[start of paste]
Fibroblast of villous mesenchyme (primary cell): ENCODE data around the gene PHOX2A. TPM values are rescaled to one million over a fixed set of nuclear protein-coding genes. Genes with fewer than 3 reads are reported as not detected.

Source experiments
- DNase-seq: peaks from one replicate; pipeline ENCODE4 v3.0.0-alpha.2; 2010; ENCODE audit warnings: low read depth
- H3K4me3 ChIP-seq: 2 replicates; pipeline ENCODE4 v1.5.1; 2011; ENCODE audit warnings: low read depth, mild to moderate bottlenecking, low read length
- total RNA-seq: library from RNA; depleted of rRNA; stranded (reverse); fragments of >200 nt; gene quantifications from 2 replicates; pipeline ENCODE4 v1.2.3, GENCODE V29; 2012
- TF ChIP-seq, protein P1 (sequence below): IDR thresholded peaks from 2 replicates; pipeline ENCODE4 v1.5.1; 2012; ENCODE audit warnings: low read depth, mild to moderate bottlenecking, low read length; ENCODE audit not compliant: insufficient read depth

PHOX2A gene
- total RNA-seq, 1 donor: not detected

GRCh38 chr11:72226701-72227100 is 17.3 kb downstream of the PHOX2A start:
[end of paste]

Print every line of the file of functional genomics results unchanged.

Fibroblast of villous mesenchyme (primary cell): ENCODE data around the gene PHOX2A. TPM values are rescaled to one million over a fixed set of nuclear protein-coding genes. Genes with fewer than 3 reads are reported as not detected.

Source experiments
- DNase-seq: peaks from one replicate; pipeline ENCODE4 v3.0.0-alpha.2; 2010; ENCODE audit warnings: low read depth
- H3K4me3 ChIP-seq: 2 replicates; pipeline ENCODE4 v1.5.1; 2011; ENCODE audit warnings: low read depth, mild to moderate bottlenecking, low read length
- total RNA-seq: library from RNA; depleted of rRNA; stranded (reverse); fragments of >200 nt; gene quantifications from 2 replicates; pipeline ENCODE4 v1.2.3, GENCODE V29; 2012
- TF ChIP-seq, protein P1 (sequence below): IDR thresholded peaks from 2 replicates; pipeline ENCODE4 v1.5.1; 2012; ENCODE audit warnings: low read depth, mild to moderate bottlenecking, low read length; ENCODE audit not compliant: insufficient read depth

PHOX2A gene
- total RNA-seq, 1 donor: not detected

GRCh38 chr11:72226701-72227100 is 17.3 kb downstream of the PHOX2A start: